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Market Overview

Bond Investors: What To Watch For Next Year

Bond Investors: What To Watch For Next Year

Much has been written about the unexpected selloff in high yield debt that has occurred since the end of May 2015. Truly a “sell in May” time period.

SPDR Barclays Capital High Yield Bnd ETF (NYSE: JNK) was down 11.79 percent during the second half of 2015 and is down 12.20 percent year to date. iShares iBoxx $ High Yid Corp Bond (ETF) (NYSE: HYG) was down 6.35 percent during the second half of 2015 and is down 5.15 percent year to date.

The energy and mining sectors have been to blame and are currently suffering a deep bear market that has been brought about by the precipitous slowdown in the emerging markets, namely China.

Shifting Away From Credit Sensitive To Investment Grade

Conversely the iShares IBoxx $ Invest Grade Corp Bd Fd (NYSE: LQD) was up 0.34 percent during the second half of 2015 and is down 1.42 percent year to date. PIMCO’s Total Return ETF, and retail favorite, Vanguard Total Bond Market ETF (NYSE: BND) was down 0.14 percent during the second half of 2015 and is up 0.69 percent year to date.

Capital clearly shifted away from credit sensitive areas and into investment grade proxies as money managers fought to maintain fixed income allocations in the face of deteriorating fundamentals.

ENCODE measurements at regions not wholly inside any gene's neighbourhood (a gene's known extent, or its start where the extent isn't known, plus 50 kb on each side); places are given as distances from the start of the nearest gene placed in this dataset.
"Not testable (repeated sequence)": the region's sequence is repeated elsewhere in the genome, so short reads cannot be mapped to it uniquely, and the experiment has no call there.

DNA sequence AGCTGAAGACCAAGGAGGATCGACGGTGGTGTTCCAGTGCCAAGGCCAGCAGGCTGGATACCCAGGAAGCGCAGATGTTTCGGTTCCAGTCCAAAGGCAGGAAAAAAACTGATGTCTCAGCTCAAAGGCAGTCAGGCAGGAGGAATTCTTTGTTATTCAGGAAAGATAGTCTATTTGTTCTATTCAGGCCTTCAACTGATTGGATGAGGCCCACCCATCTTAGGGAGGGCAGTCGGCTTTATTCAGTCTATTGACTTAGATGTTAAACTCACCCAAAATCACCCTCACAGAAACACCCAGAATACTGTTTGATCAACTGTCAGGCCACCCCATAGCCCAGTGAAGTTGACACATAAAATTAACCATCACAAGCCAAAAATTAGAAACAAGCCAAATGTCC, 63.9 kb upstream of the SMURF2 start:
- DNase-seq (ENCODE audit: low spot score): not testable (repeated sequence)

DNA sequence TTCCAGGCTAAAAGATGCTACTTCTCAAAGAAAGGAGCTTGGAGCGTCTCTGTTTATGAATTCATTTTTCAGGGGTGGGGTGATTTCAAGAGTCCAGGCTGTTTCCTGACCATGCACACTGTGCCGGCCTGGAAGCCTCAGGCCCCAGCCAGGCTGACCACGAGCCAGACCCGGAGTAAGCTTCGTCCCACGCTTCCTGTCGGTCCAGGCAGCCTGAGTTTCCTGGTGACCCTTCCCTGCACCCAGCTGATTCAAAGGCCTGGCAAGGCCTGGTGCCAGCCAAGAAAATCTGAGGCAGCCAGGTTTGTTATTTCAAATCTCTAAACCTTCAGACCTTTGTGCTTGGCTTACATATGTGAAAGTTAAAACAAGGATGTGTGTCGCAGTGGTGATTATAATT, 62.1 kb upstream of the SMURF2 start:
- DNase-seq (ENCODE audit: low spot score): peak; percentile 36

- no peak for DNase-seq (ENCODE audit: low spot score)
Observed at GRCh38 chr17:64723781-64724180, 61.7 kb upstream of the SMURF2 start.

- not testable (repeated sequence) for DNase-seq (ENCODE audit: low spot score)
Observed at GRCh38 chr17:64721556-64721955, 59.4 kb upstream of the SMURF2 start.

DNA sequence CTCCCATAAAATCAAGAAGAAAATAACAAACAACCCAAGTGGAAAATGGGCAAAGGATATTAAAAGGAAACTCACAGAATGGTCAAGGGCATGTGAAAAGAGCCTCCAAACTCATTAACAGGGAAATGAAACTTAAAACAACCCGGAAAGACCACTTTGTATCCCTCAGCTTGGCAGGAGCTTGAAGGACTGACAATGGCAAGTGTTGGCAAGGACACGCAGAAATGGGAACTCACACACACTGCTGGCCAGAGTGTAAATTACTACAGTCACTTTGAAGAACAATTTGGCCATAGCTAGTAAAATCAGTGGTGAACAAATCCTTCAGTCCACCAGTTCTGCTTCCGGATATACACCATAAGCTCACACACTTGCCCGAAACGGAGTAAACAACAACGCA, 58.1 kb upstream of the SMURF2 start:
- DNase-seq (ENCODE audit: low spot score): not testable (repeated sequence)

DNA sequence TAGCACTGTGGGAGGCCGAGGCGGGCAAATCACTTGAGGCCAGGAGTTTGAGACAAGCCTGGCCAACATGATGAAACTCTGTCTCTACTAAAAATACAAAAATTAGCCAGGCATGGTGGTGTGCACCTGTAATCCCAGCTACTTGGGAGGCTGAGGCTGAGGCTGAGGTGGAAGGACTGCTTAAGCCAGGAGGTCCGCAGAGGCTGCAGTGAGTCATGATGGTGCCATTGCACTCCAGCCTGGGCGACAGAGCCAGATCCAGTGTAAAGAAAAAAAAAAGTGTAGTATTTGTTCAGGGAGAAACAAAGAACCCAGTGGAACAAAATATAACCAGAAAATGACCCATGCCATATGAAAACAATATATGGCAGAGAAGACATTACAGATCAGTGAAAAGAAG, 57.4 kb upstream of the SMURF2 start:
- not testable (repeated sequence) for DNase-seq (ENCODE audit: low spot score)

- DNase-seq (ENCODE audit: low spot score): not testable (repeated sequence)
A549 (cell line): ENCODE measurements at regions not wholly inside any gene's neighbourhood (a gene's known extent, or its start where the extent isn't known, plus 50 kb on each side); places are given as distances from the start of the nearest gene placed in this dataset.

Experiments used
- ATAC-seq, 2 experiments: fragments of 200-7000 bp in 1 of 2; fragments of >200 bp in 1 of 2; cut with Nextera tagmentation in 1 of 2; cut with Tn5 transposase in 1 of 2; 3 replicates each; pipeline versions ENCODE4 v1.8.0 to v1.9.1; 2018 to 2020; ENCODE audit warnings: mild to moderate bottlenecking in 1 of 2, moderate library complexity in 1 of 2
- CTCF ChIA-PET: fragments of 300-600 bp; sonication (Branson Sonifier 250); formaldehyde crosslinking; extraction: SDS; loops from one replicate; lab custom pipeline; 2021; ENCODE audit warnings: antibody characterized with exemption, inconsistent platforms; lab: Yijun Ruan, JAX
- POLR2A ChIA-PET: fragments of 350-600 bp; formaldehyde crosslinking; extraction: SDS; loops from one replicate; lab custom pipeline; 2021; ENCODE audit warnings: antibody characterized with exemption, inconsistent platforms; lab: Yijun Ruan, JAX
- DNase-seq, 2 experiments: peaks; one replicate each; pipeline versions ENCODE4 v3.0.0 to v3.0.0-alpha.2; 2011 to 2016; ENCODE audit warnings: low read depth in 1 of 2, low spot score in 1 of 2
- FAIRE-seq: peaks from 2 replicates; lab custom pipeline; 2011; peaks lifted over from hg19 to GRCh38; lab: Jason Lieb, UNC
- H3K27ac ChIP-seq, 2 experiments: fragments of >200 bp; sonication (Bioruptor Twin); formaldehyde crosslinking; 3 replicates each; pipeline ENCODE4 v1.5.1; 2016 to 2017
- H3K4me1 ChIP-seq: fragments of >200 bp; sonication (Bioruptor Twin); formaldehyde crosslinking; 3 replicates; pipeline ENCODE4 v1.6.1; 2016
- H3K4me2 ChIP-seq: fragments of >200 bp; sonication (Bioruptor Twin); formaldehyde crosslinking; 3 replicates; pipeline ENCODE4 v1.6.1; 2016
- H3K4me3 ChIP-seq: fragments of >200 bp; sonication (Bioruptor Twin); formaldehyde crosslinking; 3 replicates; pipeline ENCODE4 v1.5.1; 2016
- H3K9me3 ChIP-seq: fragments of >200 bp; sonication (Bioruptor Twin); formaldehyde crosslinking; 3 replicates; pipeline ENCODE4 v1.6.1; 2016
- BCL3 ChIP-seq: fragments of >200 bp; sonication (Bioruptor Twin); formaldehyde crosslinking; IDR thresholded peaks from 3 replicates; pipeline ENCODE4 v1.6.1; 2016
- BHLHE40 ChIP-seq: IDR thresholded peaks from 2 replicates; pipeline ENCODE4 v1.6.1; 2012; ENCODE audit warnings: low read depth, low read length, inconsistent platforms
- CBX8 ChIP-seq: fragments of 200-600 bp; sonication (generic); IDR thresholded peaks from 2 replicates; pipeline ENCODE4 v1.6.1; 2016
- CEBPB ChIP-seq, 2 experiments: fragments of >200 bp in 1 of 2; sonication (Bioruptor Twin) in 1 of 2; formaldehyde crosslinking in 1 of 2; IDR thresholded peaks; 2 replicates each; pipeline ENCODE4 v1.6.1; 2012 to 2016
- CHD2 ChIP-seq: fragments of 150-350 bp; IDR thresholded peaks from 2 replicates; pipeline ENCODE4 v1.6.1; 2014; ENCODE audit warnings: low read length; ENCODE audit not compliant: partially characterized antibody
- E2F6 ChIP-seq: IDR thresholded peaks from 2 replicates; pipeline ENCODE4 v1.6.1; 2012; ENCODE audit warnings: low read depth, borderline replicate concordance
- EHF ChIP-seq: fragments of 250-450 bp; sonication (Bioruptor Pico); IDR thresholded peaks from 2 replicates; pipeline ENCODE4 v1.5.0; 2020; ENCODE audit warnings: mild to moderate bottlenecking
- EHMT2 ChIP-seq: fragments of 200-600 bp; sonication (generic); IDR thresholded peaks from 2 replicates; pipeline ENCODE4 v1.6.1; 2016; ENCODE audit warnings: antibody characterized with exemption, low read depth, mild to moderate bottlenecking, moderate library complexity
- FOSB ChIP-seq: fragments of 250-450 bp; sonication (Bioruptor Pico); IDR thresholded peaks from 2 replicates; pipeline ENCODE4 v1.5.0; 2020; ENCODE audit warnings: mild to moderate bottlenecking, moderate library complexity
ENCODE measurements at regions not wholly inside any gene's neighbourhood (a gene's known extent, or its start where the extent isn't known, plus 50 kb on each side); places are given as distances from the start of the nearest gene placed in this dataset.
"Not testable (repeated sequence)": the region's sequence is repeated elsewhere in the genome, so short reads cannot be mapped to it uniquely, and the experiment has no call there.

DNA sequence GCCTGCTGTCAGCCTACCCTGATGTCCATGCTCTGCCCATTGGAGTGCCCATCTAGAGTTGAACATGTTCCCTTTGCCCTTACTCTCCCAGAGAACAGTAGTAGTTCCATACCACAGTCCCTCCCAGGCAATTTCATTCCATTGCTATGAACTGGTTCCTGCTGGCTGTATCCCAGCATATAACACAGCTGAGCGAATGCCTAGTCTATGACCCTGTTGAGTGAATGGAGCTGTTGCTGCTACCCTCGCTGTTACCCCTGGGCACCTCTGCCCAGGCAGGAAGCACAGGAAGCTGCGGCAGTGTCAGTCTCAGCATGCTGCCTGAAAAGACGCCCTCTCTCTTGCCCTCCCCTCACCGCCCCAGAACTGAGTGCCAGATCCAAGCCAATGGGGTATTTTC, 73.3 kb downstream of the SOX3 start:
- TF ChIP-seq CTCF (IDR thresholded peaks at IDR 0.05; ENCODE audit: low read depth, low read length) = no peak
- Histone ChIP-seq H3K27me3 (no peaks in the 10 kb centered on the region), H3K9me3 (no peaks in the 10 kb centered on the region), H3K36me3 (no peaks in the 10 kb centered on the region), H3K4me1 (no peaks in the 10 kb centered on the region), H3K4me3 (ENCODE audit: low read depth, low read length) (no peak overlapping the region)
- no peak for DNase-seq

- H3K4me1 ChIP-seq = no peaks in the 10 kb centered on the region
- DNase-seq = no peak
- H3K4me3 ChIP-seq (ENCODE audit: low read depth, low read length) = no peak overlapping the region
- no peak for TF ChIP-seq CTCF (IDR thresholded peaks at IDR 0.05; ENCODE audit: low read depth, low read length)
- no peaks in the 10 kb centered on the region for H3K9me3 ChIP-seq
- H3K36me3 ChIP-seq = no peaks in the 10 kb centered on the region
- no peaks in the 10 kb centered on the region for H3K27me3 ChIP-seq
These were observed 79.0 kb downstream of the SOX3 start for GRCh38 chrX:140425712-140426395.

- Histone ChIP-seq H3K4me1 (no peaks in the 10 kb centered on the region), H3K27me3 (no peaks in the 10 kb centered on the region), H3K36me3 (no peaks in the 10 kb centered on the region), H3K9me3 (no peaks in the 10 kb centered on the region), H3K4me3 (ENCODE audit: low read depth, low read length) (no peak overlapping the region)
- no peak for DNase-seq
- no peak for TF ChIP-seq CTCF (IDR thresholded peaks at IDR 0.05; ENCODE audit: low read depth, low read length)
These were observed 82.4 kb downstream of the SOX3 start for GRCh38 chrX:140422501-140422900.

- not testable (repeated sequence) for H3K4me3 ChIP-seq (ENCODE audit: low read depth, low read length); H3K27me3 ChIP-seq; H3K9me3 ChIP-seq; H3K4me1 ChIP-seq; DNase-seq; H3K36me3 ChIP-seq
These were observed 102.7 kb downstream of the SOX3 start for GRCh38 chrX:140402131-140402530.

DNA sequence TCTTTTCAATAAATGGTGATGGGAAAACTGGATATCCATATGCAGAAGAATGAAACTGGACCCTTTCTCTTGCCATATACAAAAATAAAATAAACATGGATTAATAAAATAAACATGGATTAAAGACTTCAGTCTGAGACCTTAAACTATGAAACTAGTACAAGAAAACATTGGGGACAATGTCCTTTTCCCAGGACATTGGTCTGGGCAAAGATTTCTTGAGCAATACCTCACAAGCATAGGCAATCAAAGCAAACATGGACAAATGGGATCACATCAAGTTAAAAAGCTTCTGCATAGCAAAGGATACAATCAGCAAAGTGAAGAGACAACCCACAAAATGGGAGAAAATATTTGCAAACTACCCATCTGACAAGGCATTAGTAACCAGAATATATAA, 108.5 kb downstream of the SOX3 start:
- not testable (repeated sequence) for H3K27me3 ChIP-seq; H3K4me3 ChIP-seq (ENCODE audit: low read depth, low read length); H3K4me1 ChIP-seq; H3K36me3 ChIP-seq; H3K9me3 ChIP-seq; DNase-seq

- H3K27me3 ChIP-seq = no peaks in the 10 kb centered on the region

Duration risk was a winning factor during the second half of 2015 with the PIMCO 25 Yr Zro Cupn US Ty Inx Fd ETF (NYSE:ZROZ) up 4.86 percent bringing its year to date return to -7.29 percent. iShares Barclays 7-10 Year Trasry Bnd Fd (NYSE: IEF) was up 1.49% during the second half of 2015 which brought its YTD return to +1.35 percent.

Two Fundamental Factors

Two important fundamental factors can be inferred from this second half of 2015 performance:

  • The market favored higher rated corporate credit while it shunned lower grade credits.
  • The market favored long duration U.S. Treasuries in the face of a Federal Reserve that is championing durable strength in the U.S. economy.

These two factors suggest that investors are concerned about corporate credit quality and are not concerned about global growth creating inflation. A slowdown/recession trade.

Since fixed income trading action during the second half of 2015 was driven in large part by the pain emanating from the oil and mining sectors, it can be deducted that the fundamentals of these two areas must firm up in order for the higher credit and long duration Treasury trade to be reversed.

The Fed will be watching oil and commodity prices as will the market during the first half of 2016.


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